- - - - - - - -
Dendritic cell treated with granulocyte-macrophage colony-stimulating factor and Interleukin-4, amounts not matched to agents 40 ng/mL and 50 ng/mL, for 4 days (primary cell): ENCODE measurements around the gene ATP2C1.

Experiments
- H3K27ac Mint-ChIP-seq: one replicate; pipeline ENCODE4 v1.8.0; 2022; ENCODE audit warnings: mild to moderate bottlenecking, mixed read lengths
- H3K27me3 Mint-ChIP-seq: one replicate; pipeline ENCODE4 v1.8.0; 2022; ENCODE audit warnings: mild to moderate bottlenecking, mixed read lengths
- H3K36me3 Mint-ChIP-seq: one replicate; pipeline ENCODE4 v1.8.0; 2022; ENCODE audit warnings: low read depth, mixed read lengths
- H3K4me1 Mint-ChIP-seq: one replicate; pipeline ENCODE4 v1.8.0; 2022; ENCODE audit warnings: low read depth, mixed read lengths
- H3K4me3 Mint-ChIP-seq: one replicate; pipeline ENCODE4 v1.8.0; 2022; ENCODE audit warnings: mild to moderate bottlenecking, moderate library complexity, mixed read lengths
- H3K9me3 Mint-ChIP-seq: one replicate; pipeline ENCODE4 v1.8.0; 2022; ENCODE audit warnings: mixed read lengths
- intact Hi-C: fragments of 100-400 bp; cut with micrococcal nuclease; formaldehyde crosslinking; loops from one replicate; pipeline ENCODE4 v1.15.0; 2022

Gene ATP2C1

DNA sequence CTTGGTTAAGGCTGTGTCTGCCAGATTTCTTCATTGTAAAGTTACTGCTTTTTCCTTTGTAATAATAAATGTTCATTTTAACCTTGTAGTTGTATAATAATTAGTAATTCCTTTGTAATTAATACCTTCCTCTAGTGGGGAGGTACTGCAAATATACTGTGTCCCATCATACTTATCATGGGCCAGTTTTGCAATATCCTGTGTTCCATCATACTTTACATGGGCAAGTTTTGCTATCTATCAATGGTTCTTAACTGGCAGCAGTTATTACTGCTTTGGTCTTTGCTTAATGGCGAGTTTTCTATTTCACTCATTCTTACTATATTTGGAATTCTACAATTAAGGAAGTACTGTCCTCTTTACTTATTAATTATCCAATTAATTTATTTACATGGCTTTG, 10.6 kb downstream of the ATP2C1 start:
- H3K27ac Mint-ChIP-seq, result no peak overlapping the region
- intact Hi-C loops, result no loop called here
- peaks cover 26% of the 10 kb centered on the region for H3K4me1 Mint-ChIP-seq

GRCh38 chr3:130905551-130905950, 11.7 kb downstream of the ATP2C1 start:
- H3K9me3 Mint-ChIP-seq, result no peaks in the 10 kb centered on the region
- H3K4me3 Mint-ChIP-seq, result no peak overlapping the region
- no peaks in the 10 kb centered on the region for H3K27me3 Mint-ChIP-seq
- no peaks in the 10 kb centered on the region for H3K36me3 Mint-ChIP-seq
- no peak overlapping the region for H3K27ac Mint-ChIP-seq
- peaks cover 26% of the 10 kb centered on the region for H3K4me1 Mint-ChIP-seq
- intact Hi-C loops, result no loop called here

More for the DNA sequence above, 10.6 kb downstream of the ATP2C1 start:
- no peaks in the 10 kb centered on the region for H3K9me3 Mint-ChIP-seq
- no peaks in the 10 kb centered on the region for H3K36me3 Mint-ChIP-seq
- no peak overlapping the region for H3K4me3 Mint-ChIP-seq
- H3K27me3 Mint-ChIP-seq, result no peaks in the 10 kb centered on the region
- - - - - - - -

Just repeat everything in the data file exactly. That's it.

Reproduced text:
Dendritic cell treated with granulocyte-macrophage colony-stimulating factor and Interleukin-4, amounts not matched to agents 40 ng/mL and 50 ng/mL, for 4 days (primary cell): ENCODE measurements around the gene ATP2C1.

Experiments
- H3K27ac Mint-ChIP-seq: one replicate; pipeline ENCODE4 v1.8.0; 2022; ENCODE audit warnings: mild to moderate bottlenecking, mixed read lengths
- H3K27me3 Mint-ChIP-seq: one replicate; pipeline ENCODE4 v1.8.0; 2022; ENCODE audit warnings: mild to moderate bottlenecking, mixed read lengths
- H3K36me3 Mint-ChIP-seq: one replicate; pipeline ENCODE4 v1.8.0; 2022; ENCODE audit warnings: low read depth, mixed read lengths
- H3K4me1 Mint-ChIP-seq: one replicate; pipeline ENCODE4 v1.8.0; 2022; ENCODE audit warnings: low read depth, mixed read lengths
- H3K4me3 Mint-ChIP-seq: one replicate; pipeline ENCODE4 v1.8.0; 2022; ENCODE audit warnings: mild to moderate bottlenecking, moderate library complexity, mixed read lengths
- H3K9me3 Mint-ChIP-seq: one replicate; pipeline ENCODE4 v1.8.0; 2022; ENCODE audit warnings: mixed read lengths
- intact Hi-C: fragments of 100-400 bp; cut with micrococcal nuclease; formaldehyde crosslinking; loops from one replicate; pipeline ENCODE4 v1.15.0; 2022

Gene ATP2C1

DNA sequence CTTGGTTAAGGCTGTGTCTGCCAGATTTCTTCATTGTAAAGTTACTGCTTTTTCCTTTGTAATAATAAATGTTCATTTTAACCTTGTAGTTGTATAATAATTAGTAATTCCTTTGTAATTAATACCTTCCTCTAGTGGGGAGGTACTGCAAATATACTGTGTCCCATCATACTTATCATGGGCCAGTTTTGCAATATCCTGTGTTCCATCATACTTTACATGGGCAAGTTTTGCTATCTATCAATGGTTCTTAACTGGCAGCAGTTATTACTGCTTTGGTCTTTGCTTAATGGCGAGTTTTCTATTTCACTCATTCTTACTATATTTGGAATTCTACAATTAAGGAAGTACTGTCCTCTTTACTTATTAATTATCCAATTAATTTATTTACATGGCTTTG, 10.6 kb downstream of the ATP2C1 start:
- H3K27ac Mint-ChIP-seq, result no peak overlapping the region
- intact Hi-C loops, result no loop called here
- peaks cover 26% of the 10 kb centered on the region for H3K4me1 Mint-ChIP-seq

GRCh38 chr3:130905551-130905950, 11.7 kb downstream of the ATP2C1 start:
- H3K9me3 Mint-ChIP-seq, result no peaks in the 10 kb centered on the region
- H3K4me3 Mint-ChIP-seq, result no peak overlapping the region
- no peaks in the 10 kb centered on the region for H3K27me3 Mint-ChIP-seq
- no peaks in the 10 kb centered on the region for H3K36me3 Mint-ChIP-seq
- no peak overlapping the region for H3K27ac Mint-ChIP-seq
- peaks cover 26% of the 10 kb centered on the region for H3K4me1 Mint-ChIP-seq
- intact Hi-C loops, result no loop called here

More for the DNA sequence above, 10.6 kb downstream of the ATP2C1 start:
- no peaks in the 10 kb centered on the region for H3K9me3 Mint-ChIP-seq
- no peaks in the 10 kb centered on the region for H3K36me3 Mint-ChIP-seq
- no peak overlapping the region for H3K4me3 Mint-ChIP-seq
- H3K27me3 Mint-ChIP-seq, result no peaks in the 10 kb centered on the region